Google’s attempt to organise all of the world’s information has been dealt a blow by a federal judge in the United States who rejected the Mountain View company’s plan to digitize every book ever published and make it widely available to all.
The decision, by Judge Denny Chin, means that a $125 million settlement agreed between Google and the Authors Guild and the Association of American Publishers could now have to be renegotiated if the project wants to progress. The project is the brain child of soon-to-be CEO Larry Page and would see all books ever published made available to everyone via its Google Books portal. While Google was initially sued by the authors and publishers back in 2005 they subsequentially reached a settlement with them, but then faced opposition from rivals like Amazon and Microsoft, as well as academics, authors, copyright experts, the US Justice Department and foreign goverments – which led to the current legal proceedings.
Google currently has around 15 million books scanned and all of the out of copyright books are available in their entirety. Of the books still in copyright, Google has licences for some and shows around 20 percent of these titles while for those it has no licence for it displays only a few pages. Giving his decision, Judge Chin cited copyright, antitrust and other concerns saying the settlement went too far. He said it would have granted Google a “de facto monopoly” and the right to profit from books without the permission of copyright owners. However the door has been left open for a new settlement to be made, with Judge Chin adding: “The creation of a universal digital library would benefit many,” however the current agreement was “not fair, adequate and reasonable.”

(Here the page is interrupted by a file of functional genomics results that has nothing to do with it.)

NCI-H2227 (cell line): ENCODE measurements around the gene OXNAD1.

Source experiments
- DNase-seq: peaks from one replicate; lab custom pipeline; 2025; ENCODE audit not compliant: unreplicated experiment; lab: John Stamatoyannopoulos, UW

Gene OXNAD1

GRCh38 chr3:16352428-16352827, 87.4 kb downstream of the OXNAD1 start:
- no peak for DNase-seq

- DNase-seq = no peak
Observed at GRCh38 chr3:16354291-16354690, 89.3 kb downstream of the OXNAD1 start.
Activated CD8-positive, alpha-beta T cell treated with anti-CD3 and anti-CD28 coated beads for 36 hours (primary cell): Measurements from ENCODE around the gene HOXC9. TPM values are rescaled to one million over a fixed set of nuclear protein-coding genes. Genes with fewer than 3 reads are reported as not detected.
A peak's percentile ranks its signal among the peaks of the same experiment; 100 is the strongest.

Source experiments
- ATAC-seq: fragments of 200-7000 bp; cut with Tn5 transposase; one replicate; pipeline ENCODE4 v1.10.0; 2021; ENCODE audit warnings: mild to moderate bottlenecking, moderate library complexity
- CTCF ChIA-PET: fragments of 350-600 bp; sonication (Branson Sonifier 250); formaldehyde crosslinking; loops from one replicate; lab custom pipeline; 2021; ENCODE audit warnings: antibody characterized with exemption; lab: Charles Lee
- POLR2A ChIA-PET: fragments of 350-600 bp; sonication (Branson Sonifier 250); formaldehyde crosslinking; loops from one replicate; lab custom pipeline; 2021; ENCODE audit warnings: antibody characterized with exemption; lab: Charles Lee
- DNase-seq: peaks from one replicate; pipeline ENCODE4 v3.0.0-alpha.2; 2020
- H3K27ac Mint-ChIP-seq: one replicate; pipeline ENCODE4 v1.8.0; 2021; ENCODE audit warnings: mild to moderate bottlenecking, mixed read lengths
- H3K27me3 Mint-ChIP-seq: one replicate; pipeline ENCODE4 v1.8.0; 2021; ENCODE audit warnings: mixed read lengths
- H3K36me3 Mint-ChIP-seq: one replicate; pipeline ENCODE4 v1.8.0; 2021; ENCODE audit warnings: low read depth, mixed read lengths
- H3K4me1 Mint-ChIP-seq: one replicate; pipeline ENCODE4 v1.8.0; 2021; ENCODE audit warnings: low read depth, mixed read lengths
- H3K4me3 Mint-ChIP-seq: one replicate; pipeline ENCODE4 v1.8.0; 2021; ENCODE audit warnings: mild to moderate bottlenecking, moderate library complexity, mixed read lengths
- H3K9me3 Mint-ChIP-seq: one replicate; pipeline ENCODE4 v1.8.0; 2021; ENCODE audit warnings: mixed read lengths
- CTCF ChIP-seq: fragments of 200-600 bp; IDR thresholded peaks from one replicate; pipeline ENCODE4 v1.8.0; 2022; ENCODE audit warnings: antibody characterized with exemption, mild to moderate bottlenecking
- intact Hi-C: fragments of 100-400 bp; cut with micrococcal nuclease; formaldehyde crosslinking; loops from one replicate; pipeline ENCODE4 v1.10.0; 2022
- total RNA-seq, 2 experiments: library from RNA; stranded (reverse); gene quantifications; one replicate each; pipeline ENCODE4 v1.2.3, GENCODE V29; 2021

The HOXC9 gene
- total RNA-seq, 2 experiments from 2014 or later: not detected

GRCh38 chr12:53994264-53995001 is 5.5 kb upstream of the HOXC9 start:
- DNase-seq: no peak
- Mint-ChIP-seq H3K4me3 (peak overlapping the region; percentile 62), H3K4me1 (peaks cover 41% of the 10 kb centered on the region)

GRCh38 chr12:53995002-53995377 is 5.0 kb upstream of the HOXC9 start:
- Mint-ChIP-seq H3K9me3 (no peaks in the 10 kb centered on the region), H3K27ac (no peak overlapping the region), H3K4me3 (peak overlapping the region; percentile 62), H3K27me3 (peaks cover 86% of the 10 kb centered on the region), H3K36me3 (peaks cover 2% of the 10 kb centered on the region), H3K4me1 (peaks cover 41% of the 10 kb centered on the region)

Google were obviously disappointed saying: “Like many others, we believe this agreement has the potential to open up access to millions of books that are currently hard to find in the US today.” However, those opposing the settlement were happy with the decision: “Even though it is efficient for Google to make all the books available, the orphan works and unclaimed books problem should be addressed by Congress, not by the private settlement of a lawsuit,” said Pamela Samuelson, a copyright expert at the University of California, Berkeley.
It remains to be seen what Google’s next step will be, but with Page stepping up to the top job next month, it is unlikely they are just going to forget about the project and we expect to see them back in the courtroom very soon.
In better news for Google, it has been granted a patent for “Systems and methods for enticing users to access a web site” - aka Google Doodles. Crediting Sergey Brin as the sole inventor of the Doodles, the decision comes ten years after Google initially applied for the patent.
Source: New York Times